One GOP Senator Held Up Trump Nominees To Extract Concessions For The Biofuel Industry

(REUTERS/Gary Cameron)

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Michael Bastasch Energy Editor
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One Republican Senator single-handedly held up the nomination process for two Environmental Protection agency (EPA) nominees to extract written promises from President Donald Trump’s administration to benefit the biofuel industry.

EPA Administrator Scott Pruitt sent a letter Thursday to seven corn belt Senators who protested proposed changes to the Renewable Fuel Standard (RFS), the federal biofuel mandate that props up the ethanol industry.

“These assurances are a clear win for Iowans,” Iowa Republican Sen. Joni Ernst, who posted Pruitt’s letter online, said in a statement.

“I am appreciative of Administrator Pruitt’s pledges to rural America, and I will continue to work collaboratively with the EPA going forward on this and other issues that help our farmers, manufacturers, landowners, businesses and communities,” Ernst said.

Ernst was one of a handful of senators opposing EPA’s proposed changes to the RFS, a move that biofuel makers saw as a threat to their industry. Ernst pushed back by refusing to support two of Trump’s nominees for key EPA positions.

How can one Senator do that? Ernst sits on the Senate Committee on Environment and Public Works. Republicans control the committee, but only by an 11 to 10 majority. One defection and it becomes very difficult to approve Trump’s nominees.

The hang ups on biofuels mean Michael Dourson, Trump’s pick to head EPA’s Office of Chemical Safety and Pollution Prevention, and Bill Wehrum, the pick to head EPA’s air and radiation office, are still on hold.

Iowa Sen. Chuck Grassley, a Republican, also supported holding up Trump administration nominees over potential changes to the RFS, including a proposal to cut the mandate for biodiesel.

The RFS requires refiners to blend ever-increasing amounts of biofuels into motor fuels, creating a government-guaranteed market. Most of the mandate is met through blending corn-based ethanol into gasoline.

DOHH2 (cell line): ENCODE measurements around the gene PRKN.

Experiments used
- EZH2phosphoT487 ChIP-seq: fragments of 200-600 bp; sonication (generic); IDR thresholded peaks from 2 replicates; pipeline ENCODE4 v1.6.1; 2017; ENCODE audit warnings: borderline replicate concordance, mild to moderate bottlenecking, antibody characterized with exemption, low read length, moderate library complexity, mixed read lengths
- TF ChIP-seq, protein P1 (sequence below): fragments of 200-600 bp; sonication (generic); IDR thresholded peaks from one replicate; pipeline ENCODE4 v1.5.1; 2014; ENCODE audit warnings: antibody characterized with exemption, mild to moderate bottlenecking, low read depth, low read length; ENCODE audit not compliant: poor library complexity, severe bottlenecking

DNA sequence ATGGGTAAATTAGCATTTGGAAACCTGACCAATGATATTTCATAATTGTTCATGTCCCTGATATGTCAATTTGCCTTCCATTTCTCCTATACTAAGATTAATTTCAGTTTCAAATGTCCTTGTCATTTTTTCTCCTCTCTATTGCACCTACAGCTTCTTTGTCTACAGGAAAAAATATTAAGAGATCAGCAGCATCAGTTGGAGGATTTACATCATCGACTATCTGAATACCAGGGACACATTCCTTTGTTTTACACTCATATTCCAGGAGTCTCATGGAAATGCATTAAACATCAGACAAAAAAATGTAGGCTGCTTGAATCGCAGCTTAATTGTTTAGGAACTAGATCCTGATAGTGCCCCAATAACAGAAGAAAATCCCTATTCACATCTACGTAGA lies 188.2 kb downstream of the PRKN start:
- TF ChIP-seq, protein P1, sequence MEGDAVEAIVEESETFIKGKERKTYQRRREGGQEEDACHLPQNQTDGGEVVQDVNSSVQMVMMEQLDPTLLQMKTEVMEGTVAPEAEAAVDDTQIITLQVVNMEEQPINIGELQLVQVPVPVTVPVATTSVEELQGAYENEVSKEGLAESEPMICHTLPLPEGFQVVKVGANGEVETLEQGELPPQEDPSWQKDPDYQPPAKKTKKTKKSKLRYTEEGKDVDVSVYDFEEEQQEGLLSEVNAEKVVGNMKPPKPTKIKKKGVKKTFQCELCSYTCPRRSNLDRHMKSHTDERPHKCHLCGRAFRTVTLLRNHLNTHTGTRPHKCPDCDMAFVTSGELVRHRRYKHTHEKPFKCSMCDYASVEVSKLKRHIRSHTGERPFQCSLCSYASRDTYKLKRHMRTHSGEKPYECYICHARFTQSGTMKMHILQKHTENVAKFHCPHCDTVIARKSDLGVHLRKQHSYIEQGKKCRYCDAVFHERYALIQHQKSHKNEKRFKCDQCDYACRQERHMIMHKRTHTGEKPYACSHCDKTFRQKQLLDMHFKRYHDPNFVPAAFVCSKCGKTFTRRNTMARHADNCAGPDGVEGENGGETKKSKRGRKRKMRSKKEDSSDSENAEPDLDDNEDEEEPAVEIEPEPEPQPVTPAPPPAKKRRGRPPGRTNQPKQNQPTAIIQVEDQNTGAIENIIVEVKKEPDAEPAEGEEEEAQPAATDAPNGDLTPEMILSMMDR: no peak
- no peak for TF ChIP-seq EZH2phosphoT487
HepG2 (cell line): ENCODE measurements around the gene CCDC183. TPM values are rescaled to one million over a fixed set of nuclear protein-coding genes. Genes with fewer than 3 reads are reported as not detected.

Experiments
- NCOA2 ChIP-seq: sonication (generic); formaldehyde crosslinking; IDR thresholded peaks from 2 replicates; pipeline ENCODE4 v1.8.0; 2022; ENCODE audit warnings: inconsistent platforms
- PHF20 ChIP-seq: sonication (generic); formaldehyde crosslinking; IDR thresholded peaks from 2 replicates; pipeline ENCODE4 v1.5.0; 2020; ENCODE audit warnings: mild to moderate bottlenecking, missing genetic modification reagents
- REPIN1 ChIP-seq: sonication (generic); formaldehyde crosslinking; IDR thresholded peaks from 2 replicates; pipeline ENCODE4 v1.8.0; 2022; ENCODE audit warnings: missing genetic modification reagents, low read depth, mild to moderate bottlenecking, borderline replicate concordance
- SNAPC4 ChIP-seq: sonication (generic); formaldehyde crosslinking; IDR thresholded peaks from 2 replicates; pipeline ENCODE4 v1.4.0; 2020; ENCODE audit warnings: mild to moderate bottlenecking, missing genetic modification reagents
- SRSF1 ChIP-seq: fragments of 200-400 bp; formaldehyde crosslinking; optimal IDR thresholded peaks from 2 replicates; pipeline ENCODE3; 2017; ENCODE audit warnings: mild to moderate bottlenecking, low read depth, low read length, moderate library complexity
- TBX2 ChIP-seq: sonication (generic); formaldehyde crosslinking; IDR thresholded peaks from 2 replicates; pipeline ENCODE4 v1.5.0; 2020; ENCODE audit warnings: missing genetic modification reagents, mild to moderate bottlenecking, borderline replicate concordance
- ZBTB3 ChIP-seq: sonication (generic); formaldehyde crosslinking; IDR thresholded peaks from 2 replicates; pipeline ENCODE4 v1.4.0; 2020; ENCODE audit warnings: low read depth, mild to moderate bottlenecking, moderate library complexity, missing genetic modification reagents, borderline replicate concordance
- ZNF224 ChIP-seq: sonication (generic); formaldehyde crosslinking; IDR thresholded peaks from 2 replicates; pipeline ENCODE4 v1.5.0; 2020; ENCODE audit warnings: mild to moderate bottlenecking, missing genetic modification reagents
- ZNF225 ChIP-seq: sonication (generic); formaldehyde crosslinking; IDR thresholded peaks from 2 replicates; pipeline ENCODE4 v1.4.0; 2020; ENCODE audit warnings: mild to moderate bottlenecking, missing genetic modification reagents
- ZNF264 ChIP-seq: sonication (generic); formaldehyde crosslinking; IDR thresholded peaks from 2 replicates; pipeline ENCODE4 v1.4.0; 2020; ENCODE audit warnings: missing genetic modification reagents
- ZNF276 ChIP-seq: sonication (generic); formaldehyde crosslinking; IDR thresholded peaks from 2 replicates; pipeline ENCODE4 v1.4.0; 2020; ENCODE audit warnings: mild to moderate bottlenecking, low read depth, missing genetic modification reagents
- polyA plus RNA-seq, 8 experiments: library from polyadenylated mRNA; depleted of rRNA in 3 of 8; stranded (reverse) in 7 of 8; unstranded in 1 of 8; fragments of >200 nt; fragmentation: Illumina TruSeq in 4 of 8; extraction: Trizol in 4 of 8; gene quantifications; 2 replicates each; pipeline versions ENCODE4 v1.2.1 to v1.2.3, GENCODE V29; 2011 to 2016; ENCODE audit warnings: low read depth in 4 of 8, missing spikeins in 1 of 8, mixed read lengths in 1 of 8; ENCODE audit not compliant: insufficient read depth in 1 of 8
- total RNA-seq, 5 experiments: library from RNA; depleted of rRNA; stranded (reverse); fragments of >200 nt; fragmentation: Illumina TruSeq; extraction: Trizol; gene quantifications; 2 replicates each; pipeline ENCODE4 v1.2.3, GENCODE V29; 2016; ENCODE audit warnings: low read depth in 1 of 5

Refiners have built a coalition to oppose the RFS that includes the livestock industry, environmentalists and Republicans. Refiners bear the brunt of complying with the law, that can cost tens of millions of dollars every year.

The EPA proposed some RFS policy changes earlier that were supported by refiners who are feeling the pain of rising compliance costs.

The agency considered allowing exported biodiesel to count towards meeting RFS requirements, reducing the biodiesel quota 15 percent and other small changes opposed by the biofuel industry.

Now, the EPA is backing off proposals to fiddle with the biofuel mandate after the White House reportedly intervened. Senate and House members were joined by Iowa Governor Kim Reynolds, a Republican, in lobbying the Trump administration to change course.

It seems to have worked — for now.

“Over the last few weeks, I had serious concerns about the EPA following the spirit and the letter of the RFS, which I made clear to my committee colleagues, the EPA, and the White House,” Ernst said.

“Tonight, I’m pleased to see these commitments from EPA Administrator Pruitt to uphold the RFS as intended by Congress,” Ernst added.

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